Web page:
Lesbian appointed to Supreme Court in Hawaii as civil unions bill clears Senate committee

Gov. Neil Abercrombie
Gov. Neil Abercrombie

Hawaii Gov. Neil Abercrombie named lesbian judge Sabrina Shizue McKenna, 53, to the Hawaiian Supreme Court, according to the Honolulu Star Advertiser. McKenna is senior judge of Oahu’s Family Court.

In a press release, Abercrombie said:

“This is the most important decision I have made in my career. This appointment sets the course for the state and its legal direction for the next several years. I am completely confident that Judge McKenna’s appointment will be something I’m proud of for the rest of my life.”

Abercrombie was elected in November and McKenna is his first judicial appointment.

Also in Hawaii, a civil union bill, similar to one vetoed by Hawaiian Gov. Linda Lingle last July, passed a Senate committee. Lingle vetoed the bill, calling it same-sex marriage by a different name. Lingle was a Republican. Abercrombie, a Democrat, said he would sign the bill.

Equality Hawaii would like to see the bill extended to address health, insurance and tax codes. The bill was schedule to go to the full Senate today for a reading today and a final action on Friday. A similar bill has not been introduced to the Hawaiian House yet.

The Advertiser reports that Gary Okino, an opponent of civil unions, ran against the bill’s main House sponsor and lost. He wins the asinine reason of the week to be against civil unions award: Okino said civil unions would “rob children of happiness.”

In its reporting of the appointment of McKenna to the bench, the Advertiser called her the first lesbian appointed to the Hawaiian Supreme Court. We’re not sure, but she may be the first open lesbian appointed to a Supreme Court in any state. Anyone know for sure? (For the record, despite the insinuations, no federal Supreme Court justice, whether actually lesbian or not, is openly lesbian. And Justice Souter is officially a bachelor, certainly not openly gay).

—  David Taffet

More bad news from Election Night: 3 Iowa judges who backed marriage equality are defeated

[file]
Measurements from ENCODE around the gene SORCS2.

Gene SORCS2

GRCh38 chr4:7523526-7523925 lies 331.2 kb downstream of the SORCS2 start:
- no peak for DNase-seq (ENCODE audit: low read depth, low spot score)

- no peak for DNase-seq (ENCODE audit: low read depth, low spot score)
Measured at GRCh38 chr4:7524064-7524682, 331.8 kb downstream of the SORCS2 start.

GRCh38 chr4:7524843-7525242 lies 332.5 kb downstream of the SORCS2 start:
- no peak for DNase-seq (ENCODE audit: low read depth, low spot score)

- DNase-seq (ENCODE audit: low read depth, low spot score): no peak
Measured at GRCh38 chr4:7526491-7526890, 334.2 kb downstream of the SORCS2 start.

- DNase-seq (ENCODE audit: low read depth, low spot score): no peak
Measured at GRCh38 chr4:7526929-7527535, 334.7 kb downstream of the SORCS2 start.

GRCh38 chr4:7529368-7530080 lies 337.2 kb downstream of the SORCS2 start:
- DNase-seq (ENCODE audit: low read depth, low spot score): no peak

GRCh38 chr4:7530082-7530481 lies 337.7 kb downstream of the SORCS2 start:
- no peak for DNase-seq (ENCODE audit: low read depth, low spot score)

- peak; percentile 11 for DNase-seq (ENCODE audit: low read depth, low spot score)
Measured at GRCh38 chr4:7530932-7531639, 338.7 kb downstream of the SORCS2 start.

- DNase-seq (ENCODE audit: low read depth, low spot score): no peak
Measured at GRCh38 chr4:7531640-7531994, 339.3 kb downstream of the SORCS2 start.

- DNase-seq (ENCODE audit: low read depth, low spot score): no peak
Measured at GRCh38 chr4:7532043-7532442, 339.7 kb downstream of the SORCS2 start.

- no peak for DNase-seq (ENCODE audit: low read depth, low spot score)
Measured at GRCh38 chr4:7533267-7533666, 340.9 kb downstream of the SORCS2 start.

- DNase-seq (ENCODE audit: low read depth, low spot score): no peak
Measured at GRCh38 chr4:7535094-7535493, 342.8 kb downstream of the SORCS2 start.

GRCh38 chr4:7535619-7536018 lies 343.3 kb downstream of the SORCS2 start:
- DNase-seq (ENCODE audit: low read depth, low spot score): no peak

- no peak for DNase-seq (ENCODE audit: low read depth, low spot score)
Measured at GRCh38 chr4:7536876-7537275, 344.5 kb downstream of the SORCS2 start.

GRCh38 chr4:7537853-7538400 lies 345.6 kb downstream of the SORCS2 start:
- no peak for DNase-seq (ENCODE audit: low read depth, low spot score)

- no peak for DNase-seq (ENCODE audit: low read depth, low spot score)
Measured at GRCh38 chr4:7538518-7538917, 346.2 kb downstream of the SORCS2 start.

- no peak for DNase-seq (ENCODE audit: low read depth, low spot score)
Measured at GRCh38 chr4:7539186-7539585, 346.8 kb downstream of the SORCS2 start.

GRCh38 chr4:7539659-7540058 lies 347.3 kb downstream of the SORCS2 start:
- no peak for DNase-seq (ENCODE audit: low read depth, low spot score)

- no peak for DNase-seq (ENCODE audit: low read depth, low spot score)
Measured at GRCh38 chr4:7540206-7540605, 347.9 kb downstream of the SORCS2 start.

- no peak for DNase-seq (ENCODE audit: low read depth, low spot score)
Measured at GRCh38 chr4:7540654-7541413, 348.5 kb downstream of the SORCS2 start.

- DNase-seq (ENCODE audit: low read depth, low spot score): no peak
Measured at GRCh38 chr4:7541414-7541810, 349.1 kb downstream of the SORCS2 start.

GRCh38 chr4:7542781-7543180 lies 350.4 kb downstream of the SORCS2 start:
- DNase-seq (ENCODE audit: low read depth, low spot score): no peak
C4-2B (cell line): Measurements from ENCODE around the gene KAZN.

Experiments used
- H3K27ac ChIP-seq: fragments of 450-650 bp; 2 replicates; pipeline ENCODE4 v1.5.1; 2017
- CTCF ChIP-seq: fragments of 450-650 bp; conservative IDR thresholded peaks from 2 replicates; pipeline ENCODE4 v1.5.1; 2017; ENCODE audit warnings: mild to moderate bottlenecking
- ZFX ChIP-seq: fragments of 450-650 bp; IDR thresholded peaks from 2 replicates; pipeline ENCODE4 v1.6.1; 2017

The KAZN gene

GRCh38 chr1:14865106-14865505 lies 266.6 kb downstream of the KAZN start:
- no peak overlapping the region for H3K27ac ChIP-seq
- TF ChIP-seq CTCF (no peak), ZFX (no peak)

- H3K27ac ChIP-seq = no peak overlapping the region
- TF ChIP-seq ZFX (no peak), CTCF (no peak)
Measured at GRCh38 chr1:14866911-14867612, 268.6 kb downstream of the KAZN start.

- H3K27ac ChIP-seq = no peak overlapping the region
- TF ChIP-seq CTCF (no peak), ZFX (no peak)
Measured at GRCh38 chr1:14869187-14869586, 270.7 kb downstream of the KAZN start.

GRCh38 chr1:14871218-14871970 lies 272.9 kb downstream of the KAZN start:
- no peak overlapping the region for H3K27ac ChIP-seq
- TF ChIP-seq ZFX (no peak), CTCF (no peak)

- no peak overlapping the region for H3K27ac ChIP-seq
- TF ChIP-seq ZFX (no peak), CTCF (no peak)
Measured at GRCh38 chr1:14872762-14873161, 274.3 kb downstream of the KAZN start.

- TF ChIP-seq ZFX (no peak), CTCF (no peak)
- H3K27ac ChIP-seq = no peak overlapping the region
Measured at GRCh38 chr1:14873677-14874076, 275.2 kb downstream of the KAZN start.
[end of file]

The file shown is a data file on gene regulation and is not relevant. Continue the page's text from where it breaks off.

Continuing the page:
Tena Callahan

Among the Democrats in Dallas County who hung on to their seats on Tuesday was State District Family Court Judge Tena Callahan, who in 2009 boldly declared Texas’ bans on same-sex marriage unconstitutional. Callahan defeated Republican opponent Julie Reedy by a margin of 52 percent to 48 percent, and her landmark decision didn’t appear to have hurt her at all at the polls.

However, the news was not so good for three Supreme Court judges in Iowa who ruled in favor of marriage equality in 2009. The three were all defeated in retention elections on Tuesday, after being targeted by the anti-gay National Organization for Marriage.

NOM spent $600,000 on TV ads and a 45-county bus tour targeting the Iowa justices. Despite their defeat, though, LGBT groups noted that same-sex marriage remains legal in Iowa.

“By their own admission, NOM’s Iowa strategy was about sending a warning shot to judges nationwide,” Human Rights Campaign President Joe Solmonese said in a statement. “NOM and its secret donors will continue to target judges around the country if they rule in favor of marriage equality and will foster an anti-gay, hostile environment in the process.”

Lambda Legal, which brought the lawsuit that resulted in the Supreme Court ruling legalizing same-sex marriage, had this to say about the result:

“Let’s be clear about what happened in Iowa and what didn’t happen: Three skilled jurists lost their jobs, but the Court’s ruling in the case allowing same-sex couples to marry is still the law of the land, enshrined in the Iowa Constitution. Same-sex couples continue to marry in Iowa. Antigay groups have lost on the big issue — equality — and they are attacking our courts for protecting it.

“This spiteful campaign is a wake-up call to future voters who must resist attempts to politicize the courts. It is the responsibility of us all to protect the system of checks and balances that defines our democracy, and it continues to be our responsibility at Lambda Legal to make our case for equality, not just before judges, but in the court of public opinion.

“We are angry, but we also take the long view: The Iowa Supreme Court delivered justice that will outlast this political fight by upholding the Iowa Constitution’s guarantee of equality for all Iowans. Seven jurists were posed a question by people who had been denied basic fairness guaranteed by the state constitution. The judges did their jobs with integrity – as they must.

“But the result in Iowa shines a light on a dangerous agenda to undermine the democratic system of checks and balances that has served us well for over 200 years. If an embattled judiciary were to lose its ability to protect our laws and constitution with impartiality, that would be a tragic loss for our country. We can’t let that happen.”

—  John Wright